need to have an understanding of individual letters to their phoneme
correspondences. After reviewing several
short vowel phonemes, children are ready to be introduced to digraphs. The goal of working with digraphs is to help
the students understand the connection between graphemes and phonemes. This lesson will introduce the digraph ch=/ch/.
They will be able to recognize /ch/
in spoken words by learning a corresponding hand gesture that goes
the phoneme and a picture that represents the phoneme.
Primary paper and
Poster board with ‰¥þChuckie chugged
chocolate cocoa cheerfully as the choo choo chugged.‰¥ÿ
Picture of the wheels of a train
representing the ch=/ch/ sound.
Letterbox lesson ‰¥þboxes‰¥ÿ and
letters a, c, e (3), h, n, r, s, t, u
. For the words: chat,
cheese, chest, crunch.
Chips for Chicks, by: Geri Murray
Note cards with these pseudowords: chame,
luch, chift, riech
Worksheet with /ch/ on them
- Introduce the lesson by explaining
that we are going to learn about the digraph, ch=/ch/. Explain that some letters like to stick
together as friends and the friend‰¥ús c and h stick
together to make one
sound /ch/. Today,
going to work on the sound ch=/ch/.
You will learn to identify /ch/ in
listening and reading.
- Have you ever heard a train say,
‰¥þch, ch, ch‰¥ÿ?
students a picture of the wheels of the train.) Let‰¥ús
practice our /ch/ sound while watching the train move
on the track. (Motion your hands going
around like the wheels on a train.) The
sound of the train lets people know that it is moving down the tracks.
- Now, let‰¥ús try a tongue
poster). ‰¥þChuckie chugged
cheerfully as the choo choo chugged.‰¥ÿ Let‰¥ús
say it together three times. (Say it three
times with the students saying it also.) Now
let‰¥ús say it again, but this time let‰¥ús
stretch the /ch/
at the beginning of the words, like this: ‰¥þCcchhhuckie
ccchhhugged ccchhhocolate cocoa ccchhheerfully as the ccchhhoo ccchhhoo
ccchhhugged.‰¥ÿ This time,
let‰¥ús break the /ch/ sound on each word: ‰¥þ/ch/uckie/ch/ugged /ch/ocolate
as the /ch/oo /ch/oo /ch/ugged.
- I would like for you to get your
primary paper and pencil. Now you know how
to identify ch=/ch/ by hearing the sound of /ch/. Let‰¥ús write it out so that you
can identify it
on paper. Remember that the letters of c
and h go together as friends and make the /ch/ sound. Let‰¥ús write these letters
together. We‰¥úre going to
first draw the letter c. Start like little
up and touch the fence, then around and up. Now
let‰¥ús try our h right beside our c. Start
at the sky, come down to the grass and make a hump right below the
fence and come back down to the grass. Good. We have made our friends c and h.
What kind of sound does ch=/ch/ make? /ch/. That‰¥ús
right. I would like for you to write the
friends /ch/ ten more times. Remember
when you see c and h together, that‰¥ús the signal to say /ch/.
- Let me show you have to find /ch/ in cheese. I‰¥úm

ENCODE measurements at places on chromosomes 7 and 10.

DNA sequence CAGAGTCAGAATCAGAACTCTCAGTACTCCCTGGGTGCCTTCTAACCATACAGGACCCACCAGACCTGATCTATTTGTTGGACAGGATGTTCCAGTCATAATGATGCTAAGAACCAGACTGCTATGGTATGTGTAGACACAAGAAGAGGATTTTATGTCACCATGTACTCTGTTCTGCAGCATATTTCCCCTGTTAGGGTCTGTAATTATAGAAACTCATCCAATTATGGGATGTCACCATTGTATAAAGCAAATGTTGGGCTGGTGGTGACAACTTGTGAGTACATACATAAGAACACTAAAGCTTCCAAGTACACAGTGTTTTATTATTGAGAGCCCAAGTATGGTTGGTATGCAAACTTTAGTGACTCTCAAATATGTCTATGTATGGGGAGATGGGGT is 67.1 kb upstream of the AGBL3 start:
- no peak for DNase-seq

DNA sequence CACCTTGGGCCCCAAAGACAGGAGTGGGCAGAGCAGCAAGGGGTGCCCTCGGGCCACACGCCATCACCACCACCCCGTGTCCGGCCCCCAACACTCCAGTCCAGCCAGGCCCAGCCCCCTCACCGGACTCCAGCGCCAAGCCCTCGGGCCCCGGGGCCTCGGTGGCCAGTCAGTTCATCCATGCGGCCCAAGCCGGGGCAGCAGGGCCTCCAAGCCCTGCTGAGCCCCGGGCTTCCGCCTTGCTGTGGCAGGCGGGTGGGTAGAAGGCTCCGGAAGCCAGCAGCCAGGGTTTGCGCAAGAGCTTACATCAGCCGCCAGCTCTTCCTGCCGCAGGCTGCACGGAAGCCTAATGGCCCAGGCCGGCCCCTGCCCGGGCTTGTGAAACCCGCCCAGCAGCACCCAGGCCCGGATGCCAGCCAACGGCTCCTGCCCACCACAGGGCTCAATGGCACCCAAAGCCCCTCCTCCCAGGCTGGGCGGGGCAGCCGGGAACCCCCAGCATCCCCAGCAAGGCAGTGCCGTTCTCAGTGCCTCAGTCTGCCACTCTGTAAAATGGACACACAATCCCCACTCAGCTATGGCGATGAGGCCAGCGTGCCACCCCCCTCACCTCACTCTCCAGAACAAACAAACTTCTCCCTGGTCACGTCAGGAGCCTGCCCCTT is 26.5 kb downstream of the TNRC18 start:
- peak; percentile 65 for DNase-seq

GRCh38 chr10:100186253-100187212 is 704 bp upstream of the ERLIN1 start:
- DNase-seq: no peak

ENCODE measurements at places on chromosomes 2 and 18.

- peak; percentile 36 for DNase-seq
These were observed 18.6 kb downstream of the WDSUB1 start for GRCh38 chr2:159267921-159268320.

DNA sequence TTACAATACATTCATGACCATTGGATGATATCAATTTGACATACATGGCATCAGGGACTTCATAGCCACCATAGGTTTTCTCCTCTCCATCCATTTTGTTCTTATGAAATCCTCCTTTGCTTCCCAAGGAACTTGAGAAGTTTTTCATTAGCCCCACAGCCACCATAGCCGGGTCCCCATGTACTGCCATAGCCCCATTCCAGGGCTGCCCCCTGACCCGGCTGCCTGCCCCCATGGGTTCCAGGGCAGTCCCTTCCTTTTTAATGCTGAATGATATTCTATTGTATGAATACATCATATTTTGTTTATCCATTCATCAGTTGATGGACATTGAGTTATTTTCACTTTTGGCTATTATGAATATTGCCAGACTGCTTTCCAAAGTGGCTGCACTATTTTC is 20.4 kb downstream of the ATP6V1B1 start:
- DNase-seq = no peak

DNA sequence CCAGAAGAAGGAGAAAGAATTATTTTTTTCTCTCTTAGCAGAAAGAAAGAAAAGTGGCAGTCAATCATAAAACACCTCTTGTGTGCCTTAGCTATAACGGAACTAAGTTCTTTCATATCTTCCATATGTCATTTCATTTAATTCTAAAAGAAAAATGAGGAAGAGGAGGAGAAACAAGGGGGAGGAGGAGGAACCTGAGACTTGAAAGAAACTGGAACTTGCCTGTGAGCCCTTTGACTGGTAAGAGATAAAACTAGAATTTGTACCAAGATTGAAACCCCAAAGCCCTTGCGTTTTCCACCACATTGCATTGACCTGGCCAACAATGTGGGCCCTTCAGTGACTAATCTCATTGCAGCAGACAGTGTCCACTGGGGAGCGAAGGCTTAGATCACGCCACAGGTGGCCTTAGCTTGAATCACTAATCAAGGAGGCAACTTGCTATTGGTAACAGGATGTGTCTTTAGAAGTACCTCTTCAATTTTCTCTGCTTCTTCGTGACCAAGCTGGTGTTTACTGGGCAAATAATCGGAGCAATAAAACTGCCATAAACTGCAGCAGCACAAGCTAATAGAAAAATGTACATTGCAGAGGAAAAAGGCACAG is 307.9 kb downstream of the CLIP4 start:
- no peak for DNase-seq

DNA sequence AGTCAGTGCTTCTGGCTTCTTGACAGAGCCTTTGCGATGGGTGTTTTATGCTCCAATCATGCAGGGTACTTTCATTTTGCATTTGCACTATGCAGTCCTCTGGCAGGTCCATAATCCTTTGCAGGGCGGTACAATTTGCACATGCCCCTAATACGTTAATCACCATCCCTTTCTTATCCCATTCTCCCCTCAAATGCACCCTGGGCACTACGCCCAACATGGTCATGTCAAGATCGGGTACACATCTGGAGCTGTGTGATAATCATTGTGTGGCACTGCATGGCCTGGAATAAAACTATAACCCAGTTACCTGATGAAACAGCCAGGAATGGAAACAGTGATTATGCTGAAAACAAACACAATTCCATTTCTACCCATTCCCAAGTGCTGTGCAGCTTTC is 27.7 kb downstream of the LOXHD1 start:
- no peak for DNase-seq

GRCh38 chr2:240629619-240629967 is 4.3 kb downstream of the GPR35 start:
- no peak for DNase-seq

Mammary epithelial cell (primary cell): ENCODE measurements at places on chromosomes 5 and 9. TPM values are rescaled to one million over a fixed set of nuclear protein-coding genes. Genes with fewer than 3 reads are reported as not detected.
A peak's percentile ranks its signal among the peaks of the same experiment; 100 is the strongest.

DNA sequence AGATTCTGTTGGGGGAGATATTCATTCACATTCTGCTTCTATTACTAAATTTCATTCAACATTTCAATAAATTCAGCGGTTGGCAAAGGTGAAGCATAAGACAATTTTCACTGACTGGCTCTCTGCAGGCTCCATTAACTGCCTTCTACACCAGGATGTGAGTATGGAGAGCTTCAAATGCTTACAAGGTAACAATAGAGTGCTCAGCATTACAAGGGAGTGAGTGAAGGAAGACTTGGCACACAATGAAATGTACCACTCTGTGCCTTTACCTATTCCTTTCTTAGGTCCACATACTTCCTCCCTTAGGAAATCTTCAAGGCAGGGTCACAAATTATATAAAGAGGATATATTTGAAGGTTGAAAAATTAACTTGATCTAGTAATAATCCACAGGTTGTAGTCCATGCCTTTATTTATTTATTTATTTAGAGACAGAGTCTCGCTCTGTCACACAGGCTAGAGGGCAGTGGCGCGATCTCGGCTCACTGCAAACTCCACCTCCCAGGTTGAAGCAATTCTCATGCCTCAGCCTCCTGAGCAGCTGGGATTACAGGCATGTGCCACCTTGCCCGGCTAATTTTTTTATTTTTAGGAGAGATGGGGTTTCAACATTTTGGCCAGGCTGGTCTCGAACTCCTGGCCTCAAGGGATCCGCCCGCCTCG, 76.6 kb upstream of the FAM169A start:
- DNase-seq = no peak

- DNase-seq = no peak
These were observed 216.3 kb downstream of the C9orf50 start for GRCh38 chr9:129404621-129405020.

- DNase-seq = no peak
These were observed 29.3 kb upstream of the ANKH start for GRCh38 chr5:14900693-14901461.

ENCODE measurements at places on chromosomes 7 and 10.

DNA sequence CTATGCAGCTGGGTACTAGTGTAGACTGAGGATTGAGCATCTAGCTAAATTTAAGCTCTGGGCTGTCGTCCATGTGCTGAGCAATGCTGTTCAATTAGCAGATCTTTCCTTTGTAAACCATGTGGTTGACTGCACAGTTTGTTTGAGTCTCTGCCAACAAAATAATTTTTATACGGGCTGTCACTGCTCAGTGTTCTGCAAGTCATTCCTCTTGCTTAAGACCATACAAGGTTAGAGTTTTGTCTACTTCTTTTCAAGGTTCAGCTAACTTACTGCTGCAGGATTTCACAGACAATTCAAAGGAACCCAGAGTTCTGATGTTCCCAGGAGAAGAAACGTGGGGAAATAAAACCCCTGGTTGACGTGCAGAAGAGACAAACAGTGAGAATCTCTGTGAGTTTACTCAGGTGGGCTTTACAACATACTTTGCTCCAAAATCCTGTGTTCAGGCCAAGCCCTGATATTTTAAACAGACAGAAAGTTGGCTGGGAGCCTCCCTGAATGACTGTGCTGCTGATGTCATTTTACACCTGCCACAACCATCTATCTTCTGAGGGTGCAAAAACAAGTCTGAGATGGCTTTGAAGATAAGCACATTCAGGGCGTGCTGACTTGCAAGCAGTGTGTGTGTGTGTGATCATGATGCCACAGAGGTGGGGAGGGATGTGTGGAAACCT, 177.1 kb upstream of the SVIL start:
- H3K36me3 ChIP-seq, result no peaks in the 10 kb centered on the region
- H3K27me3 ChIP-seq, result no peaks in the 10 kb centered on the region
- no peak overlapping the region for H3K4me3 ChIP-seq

stretch cheese out in a VERY slow motion and I want you to
listen for the /ch/ sound. When
you hear the /ch/ sound in the word cheese, I
want you to move your arms around like the wheels on the train and make
the /ch/ sound with me. Ch-ch-ch-e-e-s-e. Good job!
- Now we are going to see if we can
identify /ch/ in certain words by doing a letterbox
lesson. I‰¥úm going to give
each one of you
a bag of letters. I am going to also give
you our ‰¥þfold out boxes‰¥ÿ to help you identify
each sound in the words. Remember since
c-h only makes one sound they
will go in one box together. I will give
you an example. The word will be chat. Chat has 3 sounds, so there will be 3 boxes to
represent each sound. I will sound out the
word for you, ch-aaaaaa-ttttt. Now I will
put my letters in the ‰¥þfold-out boxes‰¥ÿ
(ch)(a)(t). Chat. Now
have the students use
the LBL boxes to spell out chat (3 boxes), rich (3 boxes), chest (4
boxes) and crunch (5 boxes). Now that you
are done spelling the words, I am going to write each of the words on
the board and I want you to read the words to me. (Write
each word one at a time on the board and have the students read each
- I think you are getting very good with
the ch=/ch/ sound. Show me
how good you have become hearing the /ch/ by moving
your arms in a circle every time you hear /ch/ when I
read this book called Chips for Chicks. In
this story two children see chicks hatch. While
the children are having their lunch their dog tries to get into their
chips. You will have to read to see what
happens to the chips. Read the story to
them. Read the story to them again and
have the students move their arms in a circle every time they hear
words with the ch=/ch/ sound.
- I am going to show you some note cards
with words written on them. See if you can
read these words out loud to me. (Show
them the note cards with the pseudowords written on them:
chame, luch, chift, riech.
assessment, I‰¥úm going to pass out a worksheet that
includes pictures of
different objects on them. Beside each
picture will be a list of words. The
students will need to circle the correct word that represents the
picture. They will need to place an "x"
beside the picture that contains the ch=/ch/
sound. (Pictures include: check, chicks, drum, chips, dog, and cat.)
JulieAnna, Chuggin‰¥ú on
Murray, Geri (2006.)
Chips for Chicks.
Letters‰¥ÿ, The Reading Genie website,
to return to Voyagers